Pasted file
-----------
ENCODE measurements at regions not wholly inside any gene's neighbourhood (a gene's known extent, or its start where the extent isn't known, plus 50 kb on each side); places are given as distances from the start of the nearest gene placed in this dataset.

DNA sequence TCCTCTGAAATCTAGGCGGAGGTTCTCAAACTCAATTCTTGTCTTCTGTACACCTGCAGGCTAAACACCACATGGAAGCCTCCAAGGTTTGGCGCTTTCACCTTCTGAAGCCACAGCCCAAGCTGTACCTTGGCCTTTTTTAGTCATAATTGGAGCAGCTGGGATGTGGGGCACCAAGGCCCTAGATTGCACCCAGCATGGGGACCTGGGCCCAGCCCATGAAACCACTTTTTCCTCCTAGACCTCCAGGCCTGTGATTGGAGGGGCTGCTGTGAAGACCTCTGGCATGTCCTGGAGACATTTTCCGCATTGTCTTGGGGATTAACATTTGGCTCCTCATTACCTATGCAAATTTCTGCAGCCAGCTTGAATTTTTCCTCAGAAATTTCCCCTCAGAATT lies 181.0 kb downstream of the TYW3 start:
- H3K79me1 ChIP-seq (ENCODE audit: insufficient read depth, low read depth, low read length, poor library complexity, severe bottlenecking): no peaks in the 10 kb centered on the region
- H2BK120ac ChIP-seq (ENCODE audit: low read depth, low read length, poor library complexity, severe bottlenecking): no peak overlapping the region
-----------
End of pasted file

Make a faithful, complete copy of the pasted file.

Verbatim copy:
ENCODE measurements at regions not wholly inside any gene's neighbourhood (a gene's known extent, or its start where the extent isn't known, plus 50 kb on each side); places are given as distances from the start of the nearest gene placed in this dataset.

DNA sequence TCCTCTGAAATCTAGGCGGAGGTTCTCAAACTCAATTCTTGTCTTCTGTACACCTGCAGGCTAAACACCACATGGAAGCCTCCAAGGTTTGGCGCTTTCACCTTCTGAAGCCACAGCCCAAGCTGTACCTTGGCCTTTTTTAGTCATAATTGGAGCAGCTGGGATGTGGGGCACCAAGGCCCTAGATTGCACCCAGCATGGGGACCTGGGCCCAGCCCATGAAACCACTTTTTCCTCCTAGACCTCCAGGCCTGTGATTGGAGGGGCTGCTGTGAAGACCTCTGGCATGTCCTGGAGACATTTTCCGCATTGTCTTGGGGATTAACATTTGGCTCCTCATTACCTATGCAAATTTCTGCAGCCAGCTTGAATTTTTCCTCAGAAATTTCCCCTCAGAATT lies 181.0 kb downstream of the TYW3 start:
- H3K79me1 ChIP-seq (ENCODE audit: insufficient read depth, low read depth, low read length, poor library complexity, severe bottlenecking): no peaks in the 10 kb centered on the region
- H2BK120ac ChIP-seq (ENCODE audit: low read depth, low read length, poor library complexity, severe bottlenecking): no peak overlapping the region